Con Doc Paper Size...?

So my Planning documents and con docs are A3.

A builder says my A3 con docs are information dense which he likes but it’s not great (for him) reviewing on a his laptop, tablet and phone. They’re great on my 1440p 27" monitors.

A3 overviews are ok, he says, on laptop/tablet/phone. He prefers A2 on-site.

A recent project I did some overview documents for the engineer on A3 at 1:75 which he was not keen on because his scale rule didn’t have 1:75.

They were 1:75 because I needed to fit them onto A3.

Engineer says 1:100 or 1:50 is better because if the paper size is A1 or A2 it scales down nicely printed on A3.

Historically I done A3 because I could never afford (or actually want to get) a larger format printer. These days I don’t provide hardcopies. If the client or builder wants hardcopies I say go to a print shop.

What’s your experience?

(I do domestic alterations, extensions, conversions and the occasional new build single dwelling)

We have never provided our own hardcopies. In the hand drafting times we sent our originals to a printshop, and when it became possible we sent first plot files via e-mail and later pdf files via the internet to the same print service providers. Today we store PDF files in “the cloud” where the builders and other project members can get them and order their hardcopies if they need them.

I have sometimes produced client review documents and the like at odd scales (to make them fit to a4 or a3) but everything sent to builders uses standard scales. I remember that the drawing archive of our main client had a portion of old drawings from the late 1800s and early 1900s that were in the odd scale of 1:66 ²⁄₃. Whenever one of those old drawings needed to be consulted, there was a hue and cry to find the single old scale rule we had that had that scale.

We architects love our A3 papers, but in my experience everyone else hates them. Most people don’t have A3 printers and they cannot be stored in standard A4 binders. So sending genuine large format documents is not generally much worse.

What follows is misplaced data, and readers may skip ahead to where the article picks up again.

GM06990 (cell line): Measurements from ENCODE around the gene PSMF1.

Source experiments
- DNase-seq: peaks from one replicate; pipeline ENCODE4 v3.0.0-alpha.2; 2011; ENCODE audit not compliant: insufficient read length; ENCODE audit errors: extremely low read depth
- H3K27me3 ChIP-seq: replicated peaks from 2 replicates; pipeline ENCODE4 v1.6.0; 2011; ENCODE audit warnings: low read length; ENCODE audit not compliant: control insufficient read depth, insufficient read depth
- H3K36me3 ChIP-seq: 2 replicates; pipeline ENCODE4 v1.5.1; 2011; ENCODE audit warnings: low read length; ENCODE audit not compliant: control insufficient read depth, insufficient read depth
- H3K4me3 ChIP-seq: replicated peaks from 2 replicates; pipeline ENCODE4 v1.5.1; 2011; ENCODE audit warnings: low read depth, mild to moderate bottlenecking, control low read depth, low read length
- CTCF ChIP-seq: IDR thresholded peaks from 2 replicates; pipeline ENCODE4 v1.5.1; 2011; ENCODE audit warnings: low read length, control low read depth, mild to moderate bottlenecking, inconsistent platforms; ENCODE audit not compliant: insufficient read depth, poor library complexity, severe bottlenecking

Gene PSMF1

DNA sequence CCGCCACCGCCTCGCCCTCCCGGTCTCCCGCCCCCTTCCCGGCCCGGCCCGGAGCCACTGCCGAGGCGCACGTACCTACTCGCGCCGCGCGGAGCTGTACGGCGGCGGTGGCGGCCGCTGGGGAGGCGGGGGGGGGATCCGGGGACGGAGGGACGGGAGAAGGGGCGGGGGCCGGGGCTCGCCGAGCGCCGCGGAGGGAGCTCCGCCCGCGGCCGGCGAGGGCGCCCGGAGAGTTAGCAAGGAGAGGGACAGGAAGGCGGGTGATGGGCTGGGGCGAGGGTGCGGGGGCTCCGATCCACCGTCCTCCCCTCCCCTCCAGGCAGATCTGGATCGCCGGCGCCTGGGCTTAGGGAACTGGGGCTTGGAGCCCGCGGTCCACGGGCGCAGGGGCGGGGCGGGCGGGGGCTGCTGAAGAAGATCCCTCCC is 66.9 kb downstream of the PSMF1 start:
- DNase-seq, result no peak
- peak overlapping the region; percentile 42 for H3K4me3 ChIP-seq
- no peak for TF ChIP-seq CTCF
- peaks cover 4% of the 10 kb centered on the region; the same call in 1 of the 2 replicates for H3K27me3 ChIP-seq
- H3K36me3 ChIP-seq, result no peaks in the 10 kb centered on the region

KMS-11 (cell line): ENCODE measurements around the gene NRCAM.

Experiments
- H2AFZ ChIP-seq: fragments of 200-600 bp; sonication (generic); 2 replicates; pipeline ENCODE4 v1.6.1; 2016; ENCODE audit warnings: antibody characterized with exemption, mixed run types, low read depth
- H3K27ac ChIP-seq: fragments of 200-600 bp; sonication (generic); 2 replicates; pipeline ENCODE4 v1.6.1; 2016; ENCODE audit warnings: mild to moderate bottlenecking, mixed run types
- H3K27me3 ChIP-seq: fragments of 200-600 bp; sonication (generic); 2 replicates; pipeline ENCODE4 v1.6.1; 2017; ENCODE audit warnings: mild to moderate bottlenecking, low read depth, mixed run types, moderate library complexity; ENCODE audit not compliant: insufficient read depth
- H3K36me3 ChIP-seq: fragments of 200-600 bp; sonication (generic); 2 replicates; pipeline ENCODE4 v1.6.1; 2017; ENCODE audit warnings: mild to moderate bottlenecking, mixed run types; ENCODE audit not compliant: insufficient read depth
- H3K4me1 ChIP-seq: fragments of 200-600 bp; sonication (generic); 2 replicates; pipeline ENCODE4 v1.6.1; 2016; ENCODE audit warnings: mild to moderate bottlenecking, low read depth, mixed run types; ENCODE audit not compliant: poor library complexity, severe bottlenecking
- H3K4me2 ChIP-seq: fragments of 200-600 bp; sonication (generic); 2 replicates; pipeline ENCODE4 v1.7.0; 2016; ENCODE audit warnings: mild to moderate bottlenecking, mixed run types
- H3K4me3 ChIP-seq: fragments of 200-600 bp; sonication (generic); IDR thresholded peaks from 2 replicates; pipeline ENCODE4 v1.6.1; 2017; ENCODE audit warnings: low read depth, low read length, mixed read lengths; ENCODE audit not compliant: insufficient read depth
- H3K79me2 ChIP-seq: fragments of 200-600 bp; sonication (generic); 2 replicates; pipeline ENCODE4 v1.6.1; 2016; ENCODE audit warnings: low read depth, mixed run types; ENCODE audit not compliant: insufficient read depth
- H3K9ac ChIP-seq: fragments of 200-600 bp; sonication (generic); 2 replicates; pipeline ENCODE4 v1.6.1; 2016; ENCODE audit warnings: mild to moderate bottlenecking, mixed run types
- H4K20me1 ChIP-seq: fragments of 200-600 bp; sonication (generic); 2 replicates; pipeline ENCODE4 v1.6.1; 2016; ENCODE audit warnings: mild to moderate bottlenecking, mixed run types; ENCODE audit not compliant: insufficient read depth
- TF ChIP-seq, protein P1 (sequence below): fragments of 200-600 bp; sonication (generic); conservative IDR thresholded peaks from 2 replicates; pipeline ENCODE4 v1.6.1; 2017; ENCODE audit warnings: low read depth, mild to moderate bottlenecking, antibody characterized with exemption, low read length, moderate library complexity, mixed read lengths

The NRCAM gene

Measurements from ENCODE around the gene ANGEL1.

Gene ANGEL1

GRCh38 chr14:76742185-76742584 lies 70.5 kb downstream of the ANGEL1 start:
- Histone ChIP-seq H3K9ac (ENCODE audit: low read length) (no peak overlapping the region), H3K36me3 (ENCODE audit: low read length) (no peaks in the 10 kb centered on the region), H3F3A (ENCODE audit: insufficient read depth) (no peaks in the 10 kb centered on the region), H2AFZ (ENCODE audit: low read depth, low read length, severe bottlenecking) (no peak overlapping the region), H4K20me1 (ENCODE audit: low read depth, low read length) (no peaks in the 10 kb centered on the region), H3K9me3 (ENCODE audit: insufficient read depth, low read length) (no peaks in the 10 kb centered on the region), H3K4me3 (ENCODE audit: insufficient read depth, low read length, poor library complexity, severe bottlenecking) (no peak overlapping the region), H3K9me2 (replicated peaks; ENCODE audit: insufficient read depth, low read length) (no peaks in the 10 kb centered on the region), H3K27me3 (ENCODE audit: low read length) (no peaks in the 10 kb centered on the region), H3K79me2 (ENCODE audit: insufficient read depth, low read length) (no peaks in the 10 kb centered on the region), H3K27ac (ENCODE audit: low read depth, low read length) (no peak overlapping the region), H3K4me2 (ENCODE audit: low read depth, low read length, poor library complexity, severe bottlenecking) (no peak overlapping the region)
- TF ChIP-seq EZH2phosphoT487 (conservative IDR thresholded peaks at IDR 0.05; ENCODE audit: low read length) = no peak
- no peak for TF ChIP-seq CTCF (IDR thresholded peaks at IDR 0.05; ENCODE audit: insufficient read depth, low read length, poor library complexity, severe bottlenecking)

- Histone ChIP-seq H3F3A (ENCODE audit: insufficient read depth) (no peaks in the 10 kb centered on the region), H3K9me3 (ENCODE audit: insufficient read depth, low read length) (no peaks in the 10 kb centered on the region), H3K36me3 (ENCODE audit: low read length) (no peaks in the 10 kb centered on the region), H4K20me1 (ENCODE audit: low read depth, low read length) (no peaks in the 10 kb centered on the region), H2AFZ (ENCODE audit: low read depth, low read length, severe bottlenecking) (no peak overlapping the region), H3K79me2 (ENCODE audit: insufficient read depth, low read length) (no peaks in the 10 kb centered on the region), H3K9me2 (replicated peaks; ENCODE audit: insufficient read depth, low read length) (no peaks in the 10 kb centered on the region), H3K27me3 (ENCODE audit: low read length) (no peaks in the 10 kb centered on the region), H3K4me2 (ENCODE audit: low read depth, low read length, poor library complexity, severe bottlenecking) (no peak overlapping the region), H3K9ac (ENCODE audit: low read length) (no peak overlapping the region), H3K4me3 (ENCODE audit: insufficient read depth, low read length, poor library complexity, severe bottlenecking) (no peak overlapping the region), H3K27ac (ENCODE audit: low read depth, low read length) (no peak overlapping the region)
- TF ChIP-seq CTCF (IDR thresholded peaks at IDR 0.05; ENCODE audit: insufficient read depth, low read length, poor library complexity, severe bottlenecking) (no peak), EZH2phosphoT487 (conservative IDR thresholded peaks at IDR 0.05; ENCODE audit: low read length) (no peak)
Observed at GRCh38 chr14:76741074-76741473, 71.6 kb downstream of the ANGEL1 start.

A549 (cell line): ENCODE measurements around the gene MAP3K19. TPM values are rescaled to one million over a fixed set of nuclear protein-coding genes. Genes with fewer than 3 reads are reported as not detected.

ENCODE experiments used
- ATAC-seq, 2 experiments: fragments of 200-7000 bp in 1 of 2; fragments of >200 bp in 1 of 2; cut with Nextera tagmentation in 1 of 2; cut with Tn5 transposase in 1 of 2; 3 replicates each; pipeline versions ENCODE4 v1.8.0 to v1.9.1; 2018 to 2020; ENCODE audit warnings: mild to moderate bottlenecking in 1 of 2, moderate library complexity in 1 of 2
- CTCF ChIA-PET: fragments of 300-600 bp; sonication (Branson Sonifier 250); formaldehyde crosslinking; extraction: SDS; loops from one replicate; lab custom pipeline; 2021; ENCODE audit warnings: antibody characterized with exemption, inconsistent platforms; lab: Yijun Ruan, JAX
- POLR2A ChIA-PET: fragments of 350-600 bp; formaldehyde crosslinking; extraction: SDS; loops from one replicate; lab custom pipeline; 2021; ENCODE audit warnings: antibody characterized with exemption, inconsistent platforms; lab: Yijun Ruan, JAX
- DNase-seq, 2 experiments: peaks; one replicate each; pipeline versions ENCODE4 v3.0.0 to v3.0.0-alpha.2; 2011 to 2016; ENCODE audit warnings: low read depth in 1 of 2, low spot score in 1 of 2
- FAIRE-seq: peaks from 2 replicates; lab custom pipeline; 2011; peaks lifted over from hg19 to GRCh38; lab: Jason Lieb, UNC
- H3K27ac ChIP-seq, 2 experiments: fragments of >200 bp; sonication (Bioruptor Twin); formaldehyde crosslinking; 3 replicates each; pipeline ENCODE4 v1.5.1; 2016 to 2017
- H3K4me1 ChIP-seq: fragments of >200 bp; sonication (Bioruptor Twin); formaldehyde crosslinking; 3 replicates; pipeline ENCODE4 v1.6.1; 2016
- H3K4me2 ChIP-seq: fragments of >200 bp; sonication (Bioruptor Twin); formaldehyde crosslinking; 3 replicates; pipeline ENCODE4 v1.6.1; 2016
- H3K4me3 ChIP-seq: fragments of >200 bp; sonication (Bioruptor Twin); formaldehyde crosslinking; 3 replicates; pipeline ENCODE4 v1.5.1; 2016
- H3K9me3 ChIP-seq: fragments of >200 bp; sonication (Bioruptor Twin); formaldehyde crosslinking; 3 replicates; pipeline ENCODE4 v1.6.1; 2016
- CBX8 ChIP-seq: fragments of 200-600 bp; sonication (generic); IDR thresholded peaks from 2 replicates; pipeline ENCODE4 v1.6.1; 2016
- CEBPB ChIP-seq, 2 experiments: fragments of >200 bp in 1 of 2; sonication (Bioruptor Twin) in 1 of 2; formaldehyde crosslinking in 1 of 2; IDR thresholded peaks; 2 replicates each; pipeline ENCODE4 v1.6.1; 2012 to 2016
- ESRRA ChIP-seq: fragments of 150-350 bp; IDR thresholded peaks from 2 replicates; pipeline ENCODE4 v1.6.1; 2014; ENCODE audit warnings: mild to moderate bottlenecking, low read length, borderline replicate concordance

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Paul, I have generally worked on A3 since moving away from a physical drawing board. That was partly driven by not wanting the expense, space, and maintenance of a large format printer, but also because large format drawings need all that folding, are hard to store, etc. For domestic scale projects, A3 is generally fine. I know some architects have even managed to get by with just A4, which makes printing and filing even easier, but you tend to lose a lot of drawings space to title blocks.

I do tend to keep to standard scales, not least because planners and others require that. Very occasionally, when I can’t fit a 1:20 drawing on a sheet, I resort to 1:25. Most scale rules either have a 1:2500 scale which you can read off and divide by 100, or you can use the 1:50 scale and double. Not very testing maths! I can see that 1:75 would be harder to handle - if you allowed scaling from your drawings.

I can see that it is useful to be able to look at drawings on a laptop/tablet/phone instead of paper but I have yet to come across a builder who would rely on doing that without any reference to paper drawings. I would make that his problem and not mine.

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